J.Lewis expected to play against Redskins

OWINGS MILLS - Baltimore Ravens star running back Jamal Lewis' agreement with federal prosecutors to plead guilty to using a cellular phone to facilitate a drug transaction Thursday in Atlanta will avoid the possibility of serving a decade in prison, or jail time during football season.

However, that action will likely trigger a sequence where Sunday night's contest against the Washington Redskins could be Lewis' last game for up to four games because pleading guilty to a drug-related offense is a violation of the NFL's substance-abuse policy and will draw sanctions from the league, including a suspension.

Ravens coach Brian Billick indicated Monday that he expected the league management council to rule on Lewis' situation during the team's bye week, which follows the Redskins game, not immediately after the running back enters the plea Thursday in his hometown.

Lewis is expected to miss practice Thursday for legal obligations, return to Baltimore Thursday night and then work out Friday and Saturday before a Sunday night kickoff at FedEx Field.

The fallout from the guilty plea will include an undetermined punishment from the NFL in addition to a four-month stint in a minimum-security prison, two months in a halfway house/home confinement and hundreds of hours of community service.

Lewis, 25, has twice before violated the NFL drug policy, serving a four-game suspension without pay in 2001. A third strike could include a suspension of two to four games, a fine, or a combination of both sanctions.

Billick cautioned against judging Lewis harshly and expressed support for his embattled running back.

"I would suggest that you all wait and see what the circumstances are before you rush to judgment because there are some particular circumstances of which I think you will see why we hold firm to our belief in Jamal and believe in him," Billick said. "You'll see why our support is so strong for Jamal.

"This clearly was a 20-year old young man, a junior out of college five years ago, that had a serious lapse in judgment, but not the degree that people are portending right now. What you'll see him plea to is very specific. Then, we'll wait for the league to respond and we'll respect that process."

Lewis and co-defendant Angelo "Pero" Jackson, a childhood friend, were indicted in February on charges of conspiring to possess with intent to distribute five kilograms of cocaine stemming from an FBI investigation into an alleged drug conspiracy in the summer of 2000 one month before Lewis signed a $35 million contract with Baltimore.

Lewis' legal team of Ed Garland and Don Samuel have alleged that their client was entrapped by key government informant Tomeka Richard, a woman with multiple aliases and an extensive criminal record.

It's unclear whether Lewis will testify against Jackson in a Nov. 1 trial. Garland and Samuel didn't return telephone calls Tuesday.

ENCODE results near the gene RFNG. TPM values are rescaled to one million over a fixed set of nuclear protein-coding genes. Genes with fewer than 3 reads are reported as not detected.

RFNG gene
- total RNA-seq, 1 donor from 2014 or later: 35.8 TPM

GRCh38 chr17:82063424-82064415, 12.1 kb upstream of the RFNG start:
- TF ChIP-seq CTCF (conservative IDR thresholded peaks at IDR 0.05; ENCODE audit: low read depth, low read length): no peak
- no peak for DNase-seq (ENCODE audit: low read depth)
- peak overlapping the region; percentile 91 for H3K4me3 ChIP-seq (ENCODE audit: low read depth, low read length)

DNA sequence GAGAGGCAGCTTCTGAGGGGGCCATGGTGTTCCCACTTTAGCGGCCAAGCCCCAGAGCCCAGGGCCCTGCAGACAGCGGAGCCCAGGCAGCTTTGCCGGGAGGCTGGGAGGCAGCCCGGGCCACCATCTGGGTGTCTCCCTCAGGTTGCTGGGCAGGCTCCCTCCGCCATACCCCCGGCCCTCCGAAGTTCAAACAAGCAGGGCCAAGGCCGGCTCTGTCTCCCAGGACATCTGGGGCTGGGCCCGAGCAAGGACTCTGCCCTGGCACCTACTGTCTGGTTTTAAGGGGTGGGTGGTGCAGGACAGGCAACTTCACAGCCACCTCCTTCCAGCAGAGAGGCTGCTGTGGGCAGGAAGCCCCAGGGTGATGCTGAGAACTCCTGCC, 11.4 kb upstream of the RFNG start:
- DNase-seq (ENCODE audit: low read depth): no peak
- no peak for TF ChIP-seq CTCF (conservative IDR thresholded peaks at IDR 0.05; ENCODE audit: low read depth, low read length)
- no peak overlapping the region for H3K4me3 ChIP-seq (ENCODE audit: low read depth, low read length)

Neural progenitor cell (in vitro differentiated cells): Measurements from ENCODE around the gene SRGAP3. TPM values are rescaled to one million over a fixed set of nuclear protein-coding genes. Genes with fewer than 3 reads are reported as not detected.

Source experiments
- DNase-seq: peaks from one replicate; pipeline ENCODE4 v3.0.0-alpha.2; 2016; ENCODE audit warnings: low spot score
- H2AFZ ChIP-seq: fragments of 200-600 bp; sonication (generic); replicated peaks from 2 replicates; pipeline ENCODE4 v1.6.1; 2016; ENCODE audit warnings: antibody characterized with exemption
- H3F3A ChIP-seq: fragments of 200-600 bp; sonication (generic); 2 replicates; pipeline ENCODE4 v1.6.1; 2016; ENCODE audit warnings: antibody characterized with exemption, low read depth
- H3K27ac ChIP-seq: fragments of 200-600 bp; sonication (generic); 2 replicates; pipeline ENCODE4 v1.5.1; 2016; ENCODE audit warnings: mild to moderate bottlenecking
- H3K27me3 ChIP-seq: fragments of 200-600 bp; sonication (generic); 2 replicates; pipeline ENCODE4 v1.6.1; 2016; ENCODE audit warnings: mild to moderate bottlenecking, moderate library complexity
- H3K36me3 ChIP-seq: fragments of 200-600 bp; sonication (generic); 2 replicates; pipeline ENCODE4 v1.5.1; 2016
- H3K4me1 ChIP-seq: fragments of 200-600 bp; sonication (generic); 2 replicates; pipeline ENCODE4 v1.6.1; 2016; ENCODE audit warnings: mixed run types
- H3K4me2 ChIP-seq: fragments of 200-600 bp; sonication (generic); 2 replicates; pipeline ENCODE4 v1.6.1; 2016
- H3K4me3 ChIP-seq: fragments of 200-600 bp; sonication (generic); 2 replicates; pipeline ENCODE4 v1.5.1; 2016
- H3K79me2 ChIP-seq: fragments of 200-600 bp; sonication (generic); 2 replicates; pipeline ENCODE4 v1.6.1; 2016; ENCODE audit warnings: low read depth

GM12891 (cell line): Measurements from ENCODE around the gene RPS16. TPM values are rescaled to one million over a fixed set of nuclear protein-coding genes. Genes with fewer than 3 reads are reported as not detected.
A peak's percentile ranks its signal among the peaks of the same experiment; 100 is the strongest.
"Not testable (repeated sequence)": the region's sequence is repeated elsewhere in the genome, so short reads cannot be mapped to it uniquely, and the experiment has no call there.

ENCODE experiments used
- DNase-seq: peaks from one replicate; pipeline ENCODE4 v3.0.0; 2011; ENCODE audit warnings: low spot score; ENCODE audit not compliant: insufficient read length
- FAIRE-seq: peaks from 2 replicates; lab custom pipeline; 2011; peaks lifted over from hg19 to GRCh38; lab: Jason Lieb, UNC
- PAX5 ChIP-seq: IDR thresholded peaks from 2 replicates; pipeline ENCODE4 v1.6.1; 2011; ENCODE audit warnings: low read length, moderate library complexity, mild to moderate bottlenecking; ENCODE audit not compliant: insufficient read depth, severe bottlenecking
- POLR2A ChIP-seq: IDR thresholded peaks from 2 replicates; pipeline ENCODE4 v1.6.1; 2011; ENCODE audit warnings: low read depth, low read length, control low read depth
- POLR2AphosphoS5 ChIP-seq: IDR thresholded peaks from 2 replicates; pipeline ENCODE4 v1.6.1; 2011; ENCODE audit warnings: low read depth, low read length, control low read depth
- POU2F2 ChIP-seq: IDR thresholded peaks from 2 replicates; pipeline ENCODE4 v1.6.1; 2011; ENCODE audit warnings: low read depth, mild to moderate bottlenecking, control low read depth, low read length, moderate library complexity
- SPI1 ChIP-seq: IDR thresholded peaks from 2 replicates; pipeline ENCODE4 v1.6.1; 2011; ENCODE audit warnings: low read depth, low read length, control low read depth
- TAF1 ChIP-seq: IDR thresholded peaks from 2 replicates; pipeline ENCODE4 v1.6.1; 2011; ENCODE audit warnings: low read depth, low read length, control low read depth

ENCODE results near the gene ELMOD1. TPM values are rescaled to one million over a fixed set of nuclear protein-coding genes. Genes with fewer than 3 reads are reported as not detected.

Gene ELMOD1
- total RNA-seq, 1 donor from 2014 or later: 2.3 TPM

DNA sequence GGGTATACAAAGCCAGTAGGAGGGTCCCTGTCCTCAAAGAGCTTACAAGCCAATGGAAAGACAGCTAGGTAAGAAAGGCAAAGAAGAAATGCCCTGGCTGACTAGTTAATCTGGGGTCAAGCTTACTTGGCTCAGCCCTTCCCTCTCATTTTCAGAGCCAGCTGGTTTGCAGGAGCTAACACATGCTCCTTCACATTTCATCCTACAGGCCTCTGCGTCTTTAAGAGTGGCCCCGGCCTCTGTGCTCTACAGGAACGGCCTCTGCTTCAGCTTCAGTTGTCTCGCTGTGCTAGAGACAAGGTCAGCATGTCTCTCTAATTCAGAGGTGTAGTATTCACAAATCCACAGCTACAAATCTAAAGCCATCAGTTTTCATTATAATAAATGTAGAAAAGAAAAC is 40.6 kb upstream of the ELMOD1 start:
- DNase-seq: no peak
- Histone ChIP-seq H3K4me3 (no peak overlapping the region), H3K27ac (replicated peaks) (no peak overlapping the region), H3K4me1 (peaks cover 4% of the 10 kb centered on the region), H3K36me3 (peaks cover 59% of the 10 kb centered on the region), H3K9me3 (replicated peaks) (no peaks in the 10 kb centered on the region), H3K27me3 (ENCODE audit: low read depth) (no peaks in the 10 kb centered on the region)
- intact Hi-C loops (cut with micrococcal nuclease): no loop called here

NFL commissioner Paul Tagliabue has wide discretion in these matters, and Lewis will have the right to appeal the league's decision. That could drag the outcome out for weeks a la Minnesota Vikings running back Onterrio Smith, but probably not until after the season.

"The next part of the process is what the league chooses to do and we'll defer to the league in terms of the sequencing," Billick said. "Whether it's a suspension now or next year, that's strictly up to the league.

"I don't want to characterize it one way or the other. Everyone has to have their rights observed across the board: the league management council, the union. The commissioner will take in all the circumstances and go forward and that would take a while to sort through."

Billick emphasized that Lewis should be available to play against the Redskins, the Ravens' geographic rival.

"It's our understanding it's very unlikely to be any judgment with regards to what the league chooses to do that would impact this game," Billick said.

During a suspension, running-back duties would be shared by Chester Taylor and Musa Smith.

"I don't think anything has changed from what we originally talked about how we would deal with the circumstances," Billick said.
Lewis rushed for 73 yards and a touchdown on 15 carries in a 27-24 loss Monday night to the Kansas City Chiefs.

Afterward, the reigning NFL Offensive Player of the Year said his focus is strictly on football, not this legal imbroglio.
"That's going to take care of itself," Lewis said of his legal problems early Tuesday morning at M&T Bank Stadium. "Honestly, that's the least of my worries right now. This is my job. This is what I do. I'm at work."

Through four games, Lewis has rushed for 378 yards and four touchdowns, averaging 4.9 yards on 77 carries.

Billick said he hasn't noticed any outward change in his star runner, whose only other reported brush with the law was a minor shoplifting charge as a teenager that was settled without jail time.

"Jamal has a great deal of maturity about it," Billick said. "He's a quiet young man, a little reserved. Sometimes, you don't know what's going on with him. We all have things going on in our lives and this is quite serious. He's been very focused through it all and I've been quite impressed."

Aaron Wilson writes for the Carroll County Times.

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